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The Kids Aren't Alright

It took me a long time to realise how much of my life was concerned with the plight of young people in our society. Once I did, it was a very small step to take to accept that the reason for that lifelong involvement was very closely tied in with what I want/need to be doing during this lifetime.

To explain that, I guess I need to go into my own childhood a bit. We weren't exactly your average family. With American television firmly entrenched in the life of a lot of Australians by the late 50s, early 60s, the happy families that were constantly portrayed as the norm seemed to become something to hide behind for those whose lives did not unfold in the same manner. The word 'divorce' was actually 'disgrace' spelt differently. It was not really openly acknowledged, let alone discussed in a little country town. At least, it wasn't amongst the people I knew. When it 'happened' to my family, it was whispered about amongst the other school children, who could bring themselves only to call it a 'D' rather than speaking the word out loud & giving it any more reality than needed. So I guess that when my mother took in children from other struggling families there was a certain amount of empathy already there in my easy acceptance of the newcomers. It was a learning experience that I didn't even realise was happening until well into my adult years. But it was one that has stayed with me, kinda like a light in the window - it's there as a guide & a beacon.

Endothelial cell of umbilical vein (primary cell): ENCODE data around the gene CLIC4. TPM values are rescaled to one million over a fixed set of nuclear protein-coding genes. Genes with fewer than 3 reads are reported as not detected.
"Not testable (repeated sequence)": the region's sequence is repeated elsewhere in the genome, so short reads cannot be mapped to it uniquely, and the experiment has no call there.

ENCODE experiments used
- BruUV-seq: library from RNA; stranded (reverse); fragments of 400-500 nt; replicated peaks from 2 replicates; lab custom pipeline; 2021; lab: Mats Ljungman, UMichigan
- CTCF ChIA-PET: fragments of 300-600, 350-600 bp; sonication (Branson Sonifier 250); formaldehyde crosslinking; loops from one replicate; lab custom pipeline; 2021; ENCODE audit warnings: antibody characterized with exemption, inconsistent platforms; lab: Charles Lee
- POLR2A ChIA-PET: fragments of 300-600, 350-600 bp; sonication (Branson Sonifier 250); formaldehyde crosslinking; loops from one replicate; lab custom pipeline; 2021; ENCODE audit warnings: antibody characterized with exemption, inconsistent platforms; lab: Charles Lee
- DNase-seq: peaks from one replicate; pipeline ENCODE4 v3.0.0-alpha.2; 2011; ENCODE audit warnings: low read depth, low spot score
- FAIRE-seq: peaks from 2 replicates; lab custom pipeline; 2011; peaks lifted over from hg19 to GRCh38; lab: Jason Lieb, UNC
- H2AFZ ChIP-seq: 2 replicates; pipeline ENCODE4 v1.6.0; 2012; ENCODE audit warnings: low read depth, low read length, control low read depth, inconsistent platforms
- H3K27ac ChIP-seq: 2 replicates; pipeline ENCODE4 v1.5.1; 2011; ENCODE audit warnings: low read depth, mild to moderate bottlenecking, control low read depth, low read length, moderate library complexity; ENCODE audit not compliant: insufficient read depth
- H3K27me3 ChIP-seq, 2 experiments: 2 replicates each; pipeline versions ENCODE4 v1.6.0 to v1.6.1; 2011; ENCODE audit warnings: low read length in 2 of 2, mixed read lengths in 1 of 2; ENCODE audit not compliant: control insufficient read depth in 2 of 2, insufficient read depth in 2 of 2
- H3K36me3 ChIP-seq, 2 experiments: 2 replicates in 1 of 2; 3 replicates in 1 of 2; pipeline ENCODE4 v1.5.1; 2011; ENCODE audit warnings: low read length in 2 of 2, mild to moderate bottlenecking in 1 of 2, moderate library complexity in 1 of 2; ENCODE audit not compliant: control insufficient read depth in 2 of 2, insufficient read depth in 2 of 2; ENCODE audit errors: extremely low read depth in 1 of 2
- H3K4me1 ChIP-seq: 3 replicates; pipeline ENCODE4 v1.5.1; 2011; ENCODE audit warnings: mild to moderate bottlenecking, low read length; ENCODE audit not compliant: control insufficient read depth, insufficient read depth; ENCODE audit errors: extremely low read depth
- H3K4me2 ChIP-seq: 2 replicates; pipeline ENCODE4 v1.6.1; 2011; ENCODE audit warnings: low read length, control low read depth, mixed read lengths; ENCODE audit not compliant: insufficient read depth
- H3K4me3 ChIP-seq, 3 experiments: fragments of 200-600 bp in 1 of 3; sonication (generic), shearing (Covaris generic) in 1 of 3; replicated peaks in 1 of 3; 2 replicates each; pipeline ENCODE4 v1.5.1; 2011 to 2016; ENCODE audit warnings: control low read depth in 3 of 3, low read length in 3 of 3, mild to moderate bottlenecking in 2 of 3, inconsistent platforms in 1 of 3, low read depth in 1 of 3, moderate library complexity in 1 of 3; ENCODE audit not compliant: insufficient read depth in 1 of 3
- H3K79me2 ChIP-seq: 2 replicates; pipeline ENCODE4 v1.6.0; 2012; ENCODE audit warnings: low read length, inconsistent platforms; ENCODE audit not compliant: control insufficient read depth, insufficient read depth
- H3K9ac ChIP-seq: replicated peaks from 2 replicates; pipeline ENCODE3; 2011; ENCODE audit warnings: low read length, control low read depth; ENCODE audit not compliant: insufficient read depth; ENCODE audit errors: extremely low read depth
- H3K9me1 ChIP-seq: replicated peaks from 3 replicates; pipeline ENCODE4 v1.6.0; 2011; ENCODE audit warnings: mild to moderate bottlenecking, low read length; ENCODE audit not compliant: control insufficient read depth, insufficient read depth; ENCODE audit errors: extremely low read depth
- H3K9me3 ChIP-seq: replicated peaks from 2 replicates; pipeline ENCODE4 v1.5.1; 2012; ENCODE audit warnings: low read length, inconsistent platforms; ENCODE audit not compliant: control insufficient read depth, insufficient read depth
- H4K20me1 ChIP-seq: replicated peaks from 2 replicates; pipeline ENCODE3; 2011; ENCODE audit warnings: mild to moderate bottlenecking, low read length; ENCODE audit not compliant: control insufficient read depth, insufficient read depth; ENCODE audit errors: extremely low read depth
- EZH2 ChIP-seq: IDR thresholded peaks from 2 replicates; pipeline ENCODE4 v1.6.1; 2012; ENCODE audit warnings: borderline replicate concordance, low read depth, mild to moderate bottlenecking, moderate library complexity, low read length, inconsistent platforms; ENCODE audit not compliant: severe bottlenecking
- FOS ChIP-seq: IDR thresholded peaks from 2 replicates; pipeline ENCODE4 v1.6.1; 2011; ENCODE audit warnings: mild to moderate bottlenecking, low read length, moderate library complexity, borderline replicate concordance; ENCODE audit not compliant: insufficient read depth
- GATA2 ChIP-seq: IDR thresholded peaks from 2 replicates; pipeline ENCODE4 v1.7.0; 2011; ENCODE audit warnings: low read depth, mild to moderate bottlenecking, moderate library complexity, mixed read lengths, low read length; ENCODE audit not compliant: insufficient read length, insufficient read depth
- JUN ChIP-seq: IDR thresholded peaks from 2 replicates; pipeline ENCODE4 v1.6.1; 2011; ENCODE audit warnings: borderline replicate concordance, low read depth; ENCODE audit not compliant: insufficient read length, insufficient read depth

I was 'almost 13' when we left that town. Moving into a boys' home seemed quite natural somehow. I was used to being one of the boys .... now I had 23 brothers instead of 3. They seemed to me to be no different, these boys from scattered & scarred homes who were now under the care of my mother & new stepfather. I was frustrated at the attitude shown them by many at the local school we all attended. I knew that without the strength of my mother, I too would be living in a children's home instead of my own.